|Cantor:||There she comes oo!|
|Daughter of Mbaior has begun coming [as bride] oo!|
|Chorus:||[Give me a] present oo!|
|Cantor:||She has arrived oo.|
|Chorus:||[Give us a] present oo! 9|
It is not unusual in traditional Tiv society for a child to welcome a relation, a visitor, in fact, to welcome anybody generally with great expectations of a present. Indeed, most of the times, they even shout it out: "Mama hide ve oo, keekee oo" (Mother is back oo; I will have a present oo). And most of these presents are usually edible ones.
But the extra virtue of the two songs examined above is the fact that the personas of the poems are children. The wisdom here is in the secret message that if the new comer, the bride, hopes to make herself comfortable in her new home, she should befriend the children there. This is a common Tiv belief. One song demonstrates it even better:
I have come to marry in old age
So I am scared that
If I am hard on any child,
I won't be loved
So excreta should just be
Discharged at the eaves of my hut;
I will just be stupid;
I will just be foolish.10
Our point is that the extra value of the last three songs considered above, apart from welcoming the bride, is that they give her good advice, albeit indirectly. The femalepersona of the last poem has confessed to marrying in her mature years. So, to win her way into the hearts of her husband's household, she needs, at least for the time being, to exercise a lot of patience especially with regard to the offensive children in that household. She has therefore decided to overlook matters and feign foolishness. It is implied that this is the best attitude for every newly married woman. These songs therefore do not just welcome the bride; they secretly inform her on how to survive in her new home.
|Songs that abuse bad wives|
|Cantor:||Daughter of Akpetyo pulls yam tendrils with her feet|
|Cantor:||She pounded sweet potatoes but ate them alone.|
|Chorus:||Hooo yio oo ooo!|
|Akpetyo pulled yam tendrils disorderly disorderly|
The exclamatory rendering of Akpetyo's name at the end of the song is the main body of the poem. The cantor continues to shout exclamations like wu!, aye!, wi! and so on while the chorus goes on to respond by calling Akpetyo's name. This goes on with music and dancing for as long as the cantor chooses. The point of the poem is that, the bride, Akpetyo's daughter, does not know how to work on the farm (lines 1 and 2). Rather than weed neatly, she, typical of a lazy woman, instead pulls off the yam tendrils from the yams in the ground with her feet. To the Tiv who are predominantly yam farmers, this is obvious evidence that the woman does not know how to work on the farm. And this is one of the most stigmatising inabilities a woman could be accused of in Tiv society. But in addition to that, Akpetyo's daughter is also selfish (line 3). She pounded some food - which probably when asked, she said it was only sweet potatoes - and ate it all alone. In Tiv traditional life, she is expected to bring the food to her husband and his household wherever they are sitting, no matter how little the food is. But WanAkpetyo did not do this; she ate it all by herself. Such behaviour is abhorrent in Tiv society (as in most other societies). Thus, Akpetyo's daughter is poor on the farm as well as at home. The song is therefore a report sheet on how poorly she is performing as a wife. And so acute is the shame on any Tiv traditional woman portrayed in this light that the portrayal alone is enough punishment.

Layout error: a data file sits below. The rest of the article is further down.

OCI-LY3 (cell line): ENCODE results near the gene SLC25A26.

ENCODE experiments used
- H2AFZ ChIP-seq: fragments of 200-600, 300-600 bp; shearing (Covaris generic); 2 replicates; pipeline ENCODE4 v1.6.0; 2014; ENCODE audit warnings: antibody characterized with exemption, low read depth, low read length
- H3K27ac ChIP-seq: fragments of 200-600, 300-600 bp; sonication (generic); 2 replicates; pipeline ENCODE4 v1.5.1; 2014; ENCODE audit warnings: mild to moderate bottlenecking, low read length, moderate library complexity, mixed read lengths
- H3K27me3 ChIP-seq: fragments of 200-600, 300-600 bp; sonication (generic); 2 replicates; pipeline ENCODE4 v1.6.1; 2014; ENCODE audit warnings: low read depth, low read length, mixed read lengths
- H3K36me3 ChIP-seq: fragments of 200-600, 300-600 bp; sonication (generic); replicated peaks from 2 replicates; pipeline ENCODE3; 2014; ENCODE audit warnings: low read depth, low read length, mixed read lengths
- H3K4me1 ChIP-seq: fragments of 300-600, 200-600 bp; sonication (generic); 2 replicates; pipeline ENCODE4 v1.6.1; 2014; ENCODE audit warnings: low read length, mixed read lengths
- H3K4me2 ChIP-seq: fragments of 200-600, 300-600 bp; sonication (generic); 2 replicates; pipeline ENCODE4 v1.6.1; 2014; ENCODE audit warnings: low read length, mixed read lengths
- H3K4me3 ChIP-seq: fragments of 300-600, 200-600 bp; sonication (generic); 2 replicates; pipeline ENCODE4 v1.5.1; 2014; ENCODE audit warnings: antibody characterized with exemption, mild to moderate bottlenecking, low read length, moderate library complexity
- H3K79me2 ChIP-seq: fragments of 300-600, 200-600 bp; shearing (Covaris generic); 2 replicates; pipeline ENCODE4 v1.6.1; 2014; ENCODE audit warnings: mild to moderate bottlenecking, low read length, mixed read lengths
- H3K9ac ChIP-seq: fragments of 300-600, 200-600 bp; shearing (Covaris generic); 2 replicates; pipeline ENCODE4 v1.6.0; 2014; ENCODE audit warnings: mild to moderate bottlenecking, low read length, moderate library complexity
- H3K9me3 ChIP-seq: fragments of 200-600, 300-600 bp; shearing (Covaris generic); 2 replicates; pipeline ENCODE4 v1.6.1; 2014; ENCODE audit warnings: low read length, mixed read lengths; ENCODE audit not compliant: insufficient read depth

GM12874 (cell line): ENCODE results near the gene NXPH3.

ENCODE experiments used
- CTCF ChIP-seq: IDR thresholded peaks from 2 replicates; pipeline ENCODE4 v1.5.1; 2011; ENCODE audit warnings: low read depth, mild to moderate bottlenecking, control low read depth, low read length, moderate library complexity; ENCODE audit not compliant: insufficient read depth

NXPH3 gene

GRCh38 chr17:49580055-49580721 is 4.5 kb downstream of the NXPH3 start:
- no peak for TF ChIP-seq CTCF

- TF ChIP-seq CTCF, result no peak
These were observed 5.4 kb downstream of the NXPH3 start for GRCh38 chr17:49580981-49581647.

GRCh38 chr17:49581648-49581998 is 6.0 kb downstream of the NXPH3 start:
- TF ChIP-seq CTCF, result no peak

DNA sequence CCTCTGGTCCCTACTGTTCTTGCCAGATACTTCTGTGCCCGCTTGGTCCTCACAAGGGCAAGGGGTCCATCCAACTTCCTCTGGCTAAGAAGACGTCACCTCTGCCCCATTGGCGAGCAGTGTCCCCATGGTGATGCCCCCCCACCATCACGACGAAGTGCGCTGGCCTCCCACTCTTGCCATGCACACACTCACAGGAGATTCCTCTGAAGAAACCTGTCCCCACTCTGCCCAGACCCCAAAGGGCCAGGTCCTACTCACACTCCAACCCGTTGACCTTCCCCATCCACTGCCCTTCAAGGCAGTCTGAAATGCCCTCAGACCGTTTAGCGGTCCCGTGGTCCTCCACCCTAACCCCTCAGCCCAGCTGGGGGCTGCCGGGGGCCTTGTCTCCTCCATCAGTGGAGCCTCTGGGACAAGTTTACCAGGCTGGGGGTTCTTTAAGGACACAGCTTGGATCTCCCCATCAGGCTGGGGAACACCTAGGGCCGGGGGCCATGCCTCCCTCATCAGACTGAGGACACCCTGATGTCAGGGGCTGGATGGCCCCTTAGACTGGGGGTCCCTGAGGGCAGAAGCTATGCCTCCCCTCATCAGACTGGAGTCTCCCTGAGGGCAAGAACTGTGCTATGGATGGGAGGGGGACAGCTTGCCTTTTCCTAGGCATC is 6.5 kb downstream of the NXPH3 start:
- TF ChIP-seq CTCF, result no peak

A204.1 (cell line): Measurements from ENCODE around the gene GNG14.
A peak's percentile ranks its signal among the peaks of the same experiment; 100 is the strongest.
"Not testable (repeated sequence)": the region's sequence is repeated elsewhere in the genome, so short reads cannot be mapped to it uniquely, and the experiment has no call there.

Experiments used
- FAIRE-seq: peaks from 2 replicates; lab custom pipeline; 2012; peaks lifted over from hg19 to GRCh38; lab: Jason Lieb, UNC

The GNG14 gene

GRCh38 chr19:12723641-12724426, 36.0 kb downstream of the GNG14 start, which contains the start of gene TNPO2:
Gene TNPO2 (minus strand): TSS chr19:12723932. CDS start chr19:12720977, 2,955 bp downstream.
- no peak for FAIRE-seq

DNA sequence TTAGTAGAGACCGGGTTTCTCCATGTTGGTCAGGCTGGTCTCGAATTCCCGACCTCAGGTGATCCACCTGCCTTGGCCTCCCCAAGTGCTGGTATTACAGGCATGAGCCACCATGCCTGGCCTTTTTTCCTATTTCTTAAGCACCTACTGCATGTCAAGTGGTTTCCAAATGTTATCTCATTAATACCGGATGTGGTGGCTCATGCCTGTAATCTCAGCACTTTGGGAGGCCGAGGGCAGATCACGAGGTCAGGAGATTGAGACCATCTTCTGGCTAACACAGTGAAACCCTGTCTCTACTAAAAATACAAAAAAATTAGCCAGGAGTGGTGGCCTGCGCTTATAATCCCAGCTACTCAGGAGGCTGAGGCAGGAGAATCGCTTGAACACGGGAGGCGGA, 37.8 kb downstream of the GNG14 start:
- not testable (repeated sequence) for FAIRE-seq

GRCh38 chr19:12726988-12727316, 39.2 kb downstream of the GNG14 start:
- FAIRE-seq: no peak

But there is something more in the song: the parents of a wife are blamed when she is as incapable as the addressee in this song; and when a wife is well-behaved and hard-working, the praise also goes to her parents. For, it is understood that they are the ones who trained her so (Ierve s. d.: 19-20). Since the present wife is poor on all sides, it is her parent's name that is ridiculed in music and made fun of as seen in the body of that song. It is even possible that the name Akpetyo (meaning diagonal head) is not the parent's actual name; it is just a term of abuse used because of the parent's poor training skills as manifested in the bride.